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ANTARCTIC 17 Jan 2012 British explorer reached South Pole 100 years ago

Captain Robert Falcon Scott reached the South Pole leading a party of five on 17 Jan 1912 only to find that Roald Amundsen’s No

January 17, 2012 - NULL

ANTARCTIC 17 Jan 2012 British explorer reached South Pole 100 years ago

Captain Robert Falcon Scott reached the South Pole leading a party of five on 17 Jan 1912 only to find that Roald Amundsen's Norwegian expedition had beaten them by a month. Scott and his party perished from exhaustion, starvation and extreme cold on the return journey overland, and his death was recorded on 29 Mar 2012. Despite his second place, Scott is an iconic figure in Britain. The centenary of his "Terra Nova" expedition include a sledge expedition and memorial service in Antarctica.

The expedition will follow the

ANTARCTIC 17 Jan 2012 British explorer reached South Pole 100 years ago

Captain Robert Falcon Scott reached the South Pole leading a party of five on 17 Jan 1912 only to find that Roald Amundsen's Norwegian expedition had beaten them by a month. Scott and his party perished from exhaustion, starvation and extreme cold on the return journey overland, and his death was recorded on 29 Mar 2012. Despite his second place, Scott is an iconic figure in Britain. The centenary of his "Terra Nova" expedition include a sledge expedition and memorial service in Antarctica.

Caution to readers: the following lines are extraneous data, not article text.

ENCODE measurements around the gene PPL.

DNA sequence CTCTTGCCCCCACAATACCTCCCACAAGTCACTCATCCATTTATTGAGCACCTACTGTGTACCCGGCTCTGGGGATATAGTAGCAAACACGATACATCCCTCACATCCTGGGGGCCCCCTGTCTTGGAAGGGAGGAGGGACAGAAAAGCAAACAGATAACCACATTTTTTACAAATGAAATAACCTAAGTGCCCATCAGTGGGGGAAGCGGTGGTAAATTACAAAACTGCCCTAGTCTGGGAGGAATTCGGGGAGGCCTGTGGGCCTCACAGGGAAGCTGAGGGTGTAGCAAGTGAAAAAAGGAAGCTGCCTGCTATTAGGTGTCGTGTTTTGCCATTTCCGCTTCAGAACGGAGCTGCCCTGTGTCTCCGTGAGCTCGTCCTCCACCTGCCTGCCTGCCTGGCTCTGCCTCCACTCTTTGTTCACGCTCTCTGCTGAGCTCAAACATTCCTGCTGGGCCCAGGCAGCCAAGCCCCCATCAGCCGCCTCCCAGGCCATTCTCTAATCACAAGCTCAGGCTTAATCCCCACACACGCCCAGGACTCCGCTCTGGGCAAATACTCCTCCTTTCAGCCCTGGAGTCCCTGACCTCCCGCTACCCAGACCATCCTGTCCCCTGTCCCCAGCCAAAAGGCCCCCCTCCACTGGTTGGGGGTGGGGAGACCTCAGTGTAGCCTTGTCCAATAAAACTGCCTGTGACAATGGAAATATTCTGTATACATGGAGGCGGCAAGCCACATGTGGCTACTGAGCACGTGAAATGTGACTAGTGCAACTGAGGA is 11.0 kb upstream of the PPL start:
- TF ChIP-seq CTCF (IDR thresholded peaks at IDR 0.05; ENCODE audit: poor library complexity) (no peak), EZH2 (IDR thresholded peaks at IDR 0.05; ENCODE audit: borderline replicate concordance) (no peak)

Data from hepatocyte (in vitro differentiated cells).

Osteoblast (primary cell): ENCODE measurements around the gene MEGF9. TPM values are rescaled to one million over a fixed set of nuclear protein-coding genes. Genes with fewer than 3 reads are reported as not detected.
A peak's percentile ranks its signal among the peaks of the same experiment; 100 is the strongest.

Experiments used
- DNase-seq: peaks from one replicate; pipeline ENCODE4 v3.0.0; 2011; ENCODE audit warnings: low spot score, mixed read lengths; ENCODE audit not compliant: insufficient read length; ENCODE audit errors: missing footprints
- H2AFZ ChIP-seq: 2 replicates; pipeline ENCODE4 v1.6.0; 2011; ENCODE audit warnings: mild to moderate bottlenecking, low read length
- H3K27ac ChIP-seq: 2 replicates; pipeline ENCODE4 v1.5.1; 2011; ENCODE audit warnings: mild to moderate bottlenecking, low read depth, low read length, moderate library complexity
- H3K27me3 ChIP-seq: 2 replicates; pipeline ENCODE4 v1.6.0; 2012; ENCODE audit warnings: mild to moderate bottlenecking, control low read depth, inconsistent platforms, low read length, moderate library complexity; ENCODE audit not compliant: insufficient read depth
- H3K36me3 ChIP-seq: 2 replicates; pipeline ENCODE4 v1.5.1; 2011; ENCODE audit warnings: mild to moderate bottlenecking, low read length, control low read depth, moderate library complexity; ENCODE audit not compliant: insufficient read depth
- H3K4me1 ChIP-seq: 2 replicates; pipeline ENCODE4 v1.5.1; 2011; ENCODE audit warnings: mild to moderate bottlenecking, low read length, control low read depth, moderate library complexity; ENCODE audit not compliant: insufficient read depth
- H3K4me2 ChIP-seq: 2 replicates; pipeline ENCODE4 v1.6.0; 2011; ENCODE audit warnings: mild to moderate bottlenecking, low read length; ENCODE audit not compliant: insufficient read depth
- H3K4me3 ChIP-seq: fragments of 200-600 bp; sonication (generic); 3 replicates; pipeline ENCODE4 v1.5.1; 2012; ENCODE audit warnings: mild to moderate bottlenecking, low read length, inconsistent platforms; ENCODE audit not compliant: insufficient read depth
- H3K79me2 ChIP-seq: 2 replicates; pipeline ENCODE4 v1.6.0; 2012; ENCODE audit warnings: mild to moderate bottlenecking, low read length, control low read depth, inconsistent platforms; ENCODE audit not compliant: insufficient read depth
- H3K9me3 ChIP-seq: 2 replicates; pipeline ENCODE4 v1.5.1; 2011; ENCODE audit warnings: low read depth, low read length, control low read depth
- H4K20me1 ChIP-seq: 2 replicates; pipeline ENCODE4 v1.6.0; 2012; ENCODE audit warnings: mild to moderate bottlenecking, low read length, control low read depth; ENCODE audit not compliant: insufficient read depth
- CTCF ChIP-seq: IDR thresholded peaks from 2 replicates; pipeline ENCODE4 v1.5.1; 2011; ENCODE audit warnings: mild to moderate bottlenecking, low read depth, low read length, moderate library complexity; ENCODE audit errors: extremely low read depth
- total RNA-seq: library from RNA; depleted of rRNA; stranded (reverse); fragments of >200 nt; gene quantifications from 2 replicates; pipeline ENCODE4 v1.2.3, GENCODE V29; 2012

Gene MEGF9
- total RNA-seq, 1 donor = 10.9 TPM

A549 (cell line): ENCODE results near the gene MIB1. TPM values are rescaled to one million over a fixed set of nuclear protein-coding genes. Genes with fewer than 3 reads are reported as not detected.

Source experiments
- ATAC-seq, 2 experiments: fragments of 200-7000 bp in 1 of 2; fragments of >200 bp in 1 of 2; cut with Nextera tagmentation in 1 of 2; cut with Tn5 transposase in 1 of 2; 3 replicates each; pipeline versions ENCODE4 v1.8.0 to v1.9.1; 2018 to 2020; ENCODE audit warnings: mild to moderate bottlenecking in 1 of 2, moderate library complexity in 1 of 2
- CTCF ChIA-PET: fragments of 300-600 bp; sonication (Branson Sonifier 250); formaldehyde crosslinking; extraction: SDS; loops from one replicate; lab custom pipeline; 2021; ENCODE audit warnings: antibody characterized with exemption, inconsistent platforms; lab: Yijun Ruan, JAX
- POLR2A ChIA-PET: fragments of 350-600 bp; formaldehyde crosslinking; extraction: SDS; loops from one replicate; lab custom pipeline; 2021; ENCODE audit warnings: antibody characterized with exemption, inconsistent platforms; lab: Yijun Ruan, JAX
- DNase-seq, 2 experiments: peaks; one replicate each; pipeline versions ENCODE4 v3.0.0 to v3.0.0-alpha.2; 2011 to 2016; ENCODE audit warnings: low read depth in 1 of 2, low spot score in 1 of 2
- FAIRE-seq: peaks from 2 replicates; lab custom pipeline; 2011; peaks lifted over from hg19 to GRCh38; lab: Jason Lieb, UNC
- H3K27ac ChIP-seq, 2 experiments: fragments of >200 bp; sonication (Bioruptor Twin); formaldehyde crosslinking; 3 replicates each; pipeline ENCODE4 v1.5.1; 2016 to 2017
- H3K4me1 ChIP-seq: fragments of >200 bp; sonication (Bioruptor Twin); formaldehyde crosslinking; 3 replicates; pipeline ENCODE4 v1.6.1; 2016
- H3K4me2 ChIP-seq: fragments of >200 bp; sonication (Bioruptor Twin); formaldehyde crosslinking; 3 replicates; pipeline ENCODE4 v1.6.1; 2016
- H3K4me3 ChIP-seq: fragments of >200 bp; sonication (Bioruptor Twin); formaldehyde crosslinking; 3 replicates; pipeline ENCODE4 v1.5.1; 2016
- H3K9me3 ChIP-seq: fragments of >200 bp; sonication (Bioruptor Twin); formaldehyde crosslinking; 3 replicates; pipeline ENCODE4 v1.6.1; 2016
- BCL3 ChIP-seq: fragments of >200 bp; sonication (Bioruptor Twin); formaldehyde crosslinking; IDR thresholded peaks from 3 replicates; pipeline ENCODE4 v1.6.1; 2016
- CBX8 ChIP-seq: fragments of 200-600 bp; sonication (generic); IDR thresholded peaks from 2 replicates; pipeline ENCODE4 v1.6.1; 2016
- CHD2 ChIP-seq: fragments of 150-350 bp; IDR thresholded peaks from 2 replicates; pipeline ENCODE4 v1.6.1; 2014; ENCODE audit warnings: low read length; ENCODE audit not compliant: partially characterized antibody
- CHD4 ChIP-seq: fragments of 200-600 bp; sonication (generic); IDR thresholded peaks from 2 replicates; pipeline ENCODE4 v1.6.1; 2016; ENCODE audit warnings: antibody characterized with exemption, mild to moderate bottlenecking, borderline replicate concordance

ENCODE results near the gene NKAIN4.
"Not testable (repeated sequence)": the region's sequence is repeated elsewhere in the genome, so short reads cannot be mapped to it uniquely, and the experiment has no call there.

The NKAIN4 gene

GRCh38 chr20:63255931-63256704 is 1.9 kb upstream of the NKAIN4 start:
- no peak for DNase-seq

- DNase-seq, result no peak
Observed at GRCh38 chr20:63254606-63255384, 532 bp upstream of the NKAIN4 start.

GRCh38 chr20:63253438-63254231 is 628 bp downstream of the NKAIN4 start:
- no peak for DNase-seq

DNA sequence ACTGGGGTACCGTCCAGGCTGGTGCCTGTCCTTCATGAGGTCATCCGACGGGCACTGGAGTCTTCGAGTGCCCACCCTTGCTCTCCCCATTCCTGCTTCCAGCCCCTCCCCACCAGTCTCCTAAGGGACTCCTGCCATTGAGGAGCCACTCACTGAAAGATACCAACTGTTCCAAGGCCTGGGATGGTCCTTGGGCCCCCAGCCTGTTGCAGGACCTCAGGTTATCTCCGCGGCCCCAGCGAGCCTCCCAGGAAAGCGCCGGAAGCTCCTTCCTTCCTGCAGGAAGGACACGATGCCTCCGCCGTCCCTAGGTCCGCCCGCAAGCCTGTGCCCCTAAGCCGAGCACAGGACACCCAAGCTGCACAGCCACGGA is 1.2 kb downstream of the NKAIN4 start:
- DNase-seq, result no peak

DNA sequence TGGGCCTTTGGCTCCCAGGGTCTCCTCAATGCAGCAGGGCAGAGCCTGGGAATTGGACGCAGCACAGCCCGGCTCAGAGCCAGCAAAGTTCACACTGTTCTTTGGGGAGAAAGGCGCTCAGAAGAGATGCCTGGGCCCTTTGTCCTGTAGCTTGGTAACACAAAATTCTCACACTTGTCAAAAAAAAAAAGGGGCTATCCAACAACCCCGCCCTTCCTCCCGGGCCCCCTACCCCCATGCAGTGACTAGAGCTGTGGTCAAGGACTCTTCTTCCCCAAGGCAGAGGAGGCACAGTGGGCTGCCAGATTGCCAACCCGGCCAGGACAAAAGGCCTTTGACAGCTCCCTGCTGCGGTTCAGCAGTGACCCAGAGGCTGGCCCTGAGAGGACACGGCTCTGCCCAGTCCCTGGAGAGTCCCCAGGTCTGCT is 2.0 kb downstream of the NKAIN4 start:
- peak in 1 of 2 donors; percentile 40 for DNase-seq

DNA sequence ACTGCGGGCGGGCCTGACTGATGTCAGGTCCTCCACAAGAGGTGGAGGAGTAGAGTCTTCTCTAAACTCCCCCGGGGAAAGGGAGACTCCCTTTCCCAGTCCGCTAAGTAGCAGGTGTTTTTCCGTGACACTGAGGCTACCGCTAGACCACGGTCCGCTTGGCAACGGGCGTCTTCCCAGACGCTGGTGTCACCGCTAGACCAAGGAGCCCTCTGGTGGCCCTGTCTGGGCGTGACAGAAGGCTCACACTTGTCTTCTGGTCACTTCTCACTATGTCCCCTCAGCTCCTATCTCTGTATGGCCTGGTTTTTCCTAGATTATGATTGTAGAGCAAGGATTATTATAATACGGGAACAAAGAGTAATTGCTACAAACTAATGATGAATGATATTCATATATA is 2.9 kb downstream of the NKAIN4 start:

The expedition will follow the route taken by the search party of 1912. The team will travel with full supplies from Scott's original base to where the tent of the polar party was found. On completion of the memorial service, the expedition will return overland, a journey of 290 miles. Descendants of the five Polar families, expedition patrons, sponsors, representatives of Polar organizations and senior UK military figures are expected to attend the Antarctic service.

Lectures, exhibitions and re-screenings of documentaries and the 1948 movie, "Scott of the Antarctic," can be expected elsewhere.

Scott joined the Royal Navy in 1880. He commanded his first Antarctic expedition on the HMS Discovery from 1901-04. According to the Encyclopedia Britannica account, Scott embarked in Jun 1910 on his second Antarctic expedition, aiming to study the Ross Sea area and reach the South Pole. Equipped with motor sledges, ponies, and dogs, he and 11 others started overland for the pole from Cape Evans on 24 Oct 1911. The motors soon broke down; the ponies had to be shot before reaching 83°30' S; and from there the dog teams were sent back. On Dec 10 the party began to ascend Beardmore Glacier with three man-hauled sledges. By Dec 31 seven men had been returned to the base. The remaining polar party--Scott, E.A. Wilson, H.R. Bowers, L.E.G. Oates, and Edgar Evans--reached the pole on Jan 18 only to find evidence of the Amundsen party. Exhausted by their 81-day trek, they were ill-equipped to cope with the bad weather and other hardship of the return trip. Two members of the expedition died shortly after they set out for home. The remaining three died in March, only 11 miles from their destination. (WRITTEN Jul 2011)

RELATED READING:

Robert Falcon Scott biography (Encyclopedia Britannica)
http://www.britannica.com/EBchecked/topic/529613/Robert-Falcon-Scott

The International Scott Centenary Expedition
http://www.isce2012.co.uk/

Polar Events - lectures, exhibitions
http://website.lineone.net/~polar.publishing/polarevents.htm

Date written/update: 2012-01-17